Digital North Carolina Blog

Digital North Carolina Blog

This blog is maintained by the staff of the North Carolina Digital Heritage Center and features highlights from the collections at DigitalNC, an online library of primary sources from institutions across North Carolina.

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African American High School yearbooks from Huntersville now online

Group portrait of students in the National Honor Society from “The Trojan” 1963.

Four yearbooks from Torrence-Lytle High School, provided by Davidson College, are now available on DigitalNC. Torrence-Lytle High School opened in the fall of 1937 as Huntersville Colored High School. In 1953, the name was changed to honor two men who helped initially establish the school. Franklin Lytle was born a slave but became a prominent farmer and educational advocate, and helped acquire land for Huntersville Colored High School. Isaiah Torrence, also a farmer and a proponent of African American education, helped raise money to build Huntersville Colored High School. Torrence-Lytle High School was closed after the 1966 school year due integration mandates, and all of the students were reassigned to racially integrated schools.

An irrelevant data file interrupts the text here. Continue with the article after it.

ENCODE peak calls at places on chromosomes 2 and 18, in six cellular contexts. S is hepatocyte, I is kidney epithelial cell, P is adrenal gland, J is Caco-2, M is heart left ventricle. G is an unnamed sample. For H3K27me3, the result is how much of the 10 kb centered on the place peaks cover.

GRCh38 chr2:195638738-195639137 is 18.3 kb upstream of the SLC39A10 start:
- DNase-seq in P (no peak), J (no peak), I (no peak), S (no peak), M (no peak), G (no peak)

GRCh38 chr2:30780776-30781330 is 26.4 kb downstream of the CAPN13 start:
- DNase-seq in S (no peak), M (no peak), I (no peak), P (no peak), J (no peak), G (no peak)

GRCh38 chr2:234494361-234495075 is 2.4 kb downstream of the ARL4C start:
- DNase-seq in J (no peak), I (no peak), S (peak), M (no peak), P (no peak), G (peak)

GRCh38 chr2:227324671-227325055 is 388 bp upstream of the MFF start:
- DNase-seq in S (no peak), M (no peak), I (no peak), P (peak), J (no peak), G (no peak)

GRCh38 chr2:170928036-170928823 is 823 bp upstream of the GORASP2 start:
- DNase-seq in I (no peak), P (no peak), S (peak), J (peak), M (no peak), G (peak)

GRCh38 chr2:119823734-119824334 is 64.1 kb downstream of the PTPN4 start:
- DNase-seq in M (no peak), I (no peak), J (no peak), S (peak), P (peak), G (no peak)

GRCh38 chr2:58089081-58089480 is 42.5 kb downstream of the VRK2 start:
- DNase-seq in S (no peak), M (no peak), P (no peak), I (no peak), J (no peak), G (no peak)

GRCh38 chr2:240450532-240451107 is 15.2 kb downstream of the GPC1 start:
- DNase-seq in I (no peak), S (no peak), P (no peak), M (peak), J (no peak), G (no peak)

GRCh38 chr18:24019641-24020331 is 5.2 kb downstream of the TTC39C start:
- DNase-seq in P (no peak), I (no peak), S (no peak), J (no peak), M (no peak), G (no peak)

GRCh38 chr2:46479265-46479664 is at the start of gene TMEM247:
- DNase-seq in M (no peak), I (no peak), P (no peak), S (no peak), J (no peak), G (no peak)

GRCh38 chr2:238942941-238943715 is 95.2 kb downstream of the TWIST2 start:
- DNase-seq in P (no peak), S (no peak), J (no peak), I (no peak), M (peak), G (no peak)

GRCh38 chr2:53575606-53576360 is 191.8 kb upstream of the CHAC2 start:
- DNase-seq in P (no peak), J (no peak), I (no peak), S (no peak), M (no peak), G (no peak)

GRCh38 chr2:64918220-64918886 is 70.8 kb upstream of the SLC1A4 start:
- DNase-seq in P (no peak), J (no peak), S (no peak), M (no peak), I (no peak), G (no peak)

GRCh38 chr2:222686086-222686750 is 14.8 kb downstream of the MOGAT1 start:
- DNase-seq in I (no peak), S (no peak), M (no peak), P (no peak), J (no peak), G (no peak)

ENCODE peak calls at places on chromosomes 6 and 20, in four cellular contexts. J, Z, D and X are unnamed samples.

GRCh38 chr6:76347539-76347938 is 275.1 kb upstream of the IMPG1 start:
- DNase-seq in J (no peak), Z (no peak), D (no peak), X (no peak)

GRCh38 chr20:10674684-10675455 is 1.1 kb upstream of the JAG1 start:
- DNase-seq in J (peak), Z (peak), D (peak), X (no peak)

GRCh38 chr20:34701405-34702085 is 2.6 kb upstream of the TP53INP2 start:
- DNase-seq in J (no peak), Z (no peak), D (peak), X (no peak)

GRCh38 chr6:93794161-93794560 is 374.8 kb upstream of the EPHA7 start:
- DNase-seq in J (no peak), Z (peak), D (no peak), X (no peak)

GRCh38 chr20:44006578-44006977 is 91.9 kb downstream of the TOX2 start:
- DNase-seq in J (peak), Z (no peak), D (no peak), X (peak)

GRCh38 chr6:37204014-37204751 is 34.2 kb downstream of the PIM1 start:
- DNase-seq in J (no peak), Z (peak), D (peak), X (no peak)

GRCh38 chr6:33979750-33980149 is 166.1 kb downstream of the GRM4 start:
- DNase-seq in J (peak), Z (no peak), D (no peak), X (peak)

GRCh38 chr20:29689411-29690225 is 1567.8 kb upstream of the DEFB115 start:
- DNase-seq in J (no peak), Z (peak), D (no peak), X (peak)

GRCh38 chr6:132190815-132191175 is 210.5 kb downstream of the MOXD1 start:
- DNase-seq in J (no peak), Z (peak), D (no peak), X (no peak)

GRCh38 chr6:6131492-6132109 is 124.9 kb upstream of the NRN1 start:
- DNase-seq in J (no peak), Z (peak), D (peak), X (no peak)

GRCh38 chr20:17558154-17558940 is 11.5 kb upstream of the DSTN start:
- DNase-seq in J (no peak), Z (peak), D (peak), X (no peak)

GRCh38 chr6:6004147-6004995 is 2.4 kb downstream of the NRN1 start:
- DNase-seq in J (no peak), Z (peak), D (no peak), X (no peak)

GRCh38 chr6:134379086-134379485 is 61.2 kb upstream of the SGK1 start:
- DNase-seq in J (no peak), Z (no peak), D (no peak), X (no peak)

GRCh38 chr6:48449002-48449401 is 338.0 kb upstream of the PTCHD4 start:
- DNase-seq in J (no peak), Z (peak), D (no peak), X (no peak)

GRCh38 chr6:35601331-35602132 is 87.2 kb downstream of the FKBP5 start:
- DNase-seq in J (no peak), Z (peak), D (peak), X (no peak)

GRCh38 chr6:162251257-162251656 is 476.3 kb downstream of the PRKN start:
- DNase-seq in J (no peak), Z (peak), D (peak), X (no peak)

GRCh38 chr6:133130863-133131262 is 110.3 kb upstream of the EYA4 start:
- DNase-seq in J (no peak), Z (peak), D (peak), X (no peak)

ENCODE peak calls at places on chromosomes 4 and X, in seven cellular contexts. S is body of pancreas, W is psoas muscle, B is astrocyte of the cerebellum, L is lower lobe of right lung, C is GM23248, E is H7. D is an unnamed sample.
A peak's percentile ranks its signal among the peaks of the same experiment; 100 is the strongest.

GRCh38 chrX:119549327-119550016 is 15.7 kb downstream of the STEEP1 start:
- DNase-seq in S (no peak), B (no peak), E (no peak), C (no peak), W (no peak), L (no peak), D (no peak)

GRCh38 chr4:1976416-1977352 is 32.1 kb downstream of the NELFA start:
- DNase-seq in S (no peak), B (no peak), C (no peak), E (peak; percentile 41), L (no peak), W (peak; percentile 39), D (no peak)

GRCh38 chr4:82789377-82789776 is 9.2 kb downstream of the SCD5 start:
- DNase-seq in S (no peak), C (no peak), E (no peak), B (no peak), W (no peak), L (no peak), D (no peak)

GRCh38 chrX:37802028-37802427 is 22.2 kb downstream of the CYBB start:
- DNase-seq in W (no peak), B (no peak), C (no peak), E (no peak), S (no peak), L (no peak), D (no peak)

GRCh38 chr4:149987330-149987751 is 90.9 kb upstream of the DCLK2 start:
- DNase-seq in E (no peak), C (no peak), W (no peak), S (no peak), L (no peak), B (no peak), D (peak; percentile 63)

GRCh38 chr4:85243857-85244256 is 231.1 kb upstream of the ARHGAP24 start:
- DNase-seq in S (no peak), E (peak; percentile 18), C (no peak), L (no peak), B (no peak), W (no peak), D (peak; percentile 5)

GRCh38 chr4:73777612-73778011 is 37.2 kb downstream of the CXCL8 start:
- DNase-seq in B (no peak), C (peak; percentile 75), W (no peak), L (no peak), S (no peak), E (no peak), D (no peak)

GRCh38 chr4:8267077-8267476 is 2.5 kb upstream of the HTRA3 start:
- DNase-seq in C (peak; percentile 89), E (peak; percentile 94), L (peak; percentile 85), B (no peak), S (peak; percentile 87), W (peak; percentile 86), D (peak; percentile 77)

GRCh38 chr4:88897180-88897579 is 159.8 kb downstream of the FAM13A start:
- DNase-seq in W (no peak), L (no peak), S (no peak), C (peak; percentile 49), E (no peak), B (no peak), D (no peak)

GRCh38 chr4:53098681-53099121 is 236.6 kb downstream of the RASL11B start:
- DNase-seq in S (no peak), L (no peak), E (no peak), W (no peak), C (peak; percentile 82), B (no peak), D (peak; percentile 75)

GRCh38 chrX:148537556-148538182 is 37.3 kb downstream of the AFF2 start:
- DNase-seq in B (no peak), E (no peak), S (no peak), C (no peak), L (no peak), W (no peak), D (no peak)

Students in Advanced Biology class from “The Trojan” 1966.

The yearbooks available are from 1958, 1963, 1965, and 1966. Included are pictures of graduating seniors, class portraits, clubs and activities, sports teams, superlatives, classroom scenes, and a few candid shots of student life. These yearbooks provide an interesting look at an African American high school moments before integration. Like all of the yearbooks on DigitalNC, they are fully text-searchable.

Group portrait of Student Council members from “The Trojan” 1963.

To view these yearbooks, visit the links below:

To see more contributions from Davidson College, including other yearbooks, visit their partner page, and to learn more about Davidson College, visit their website.


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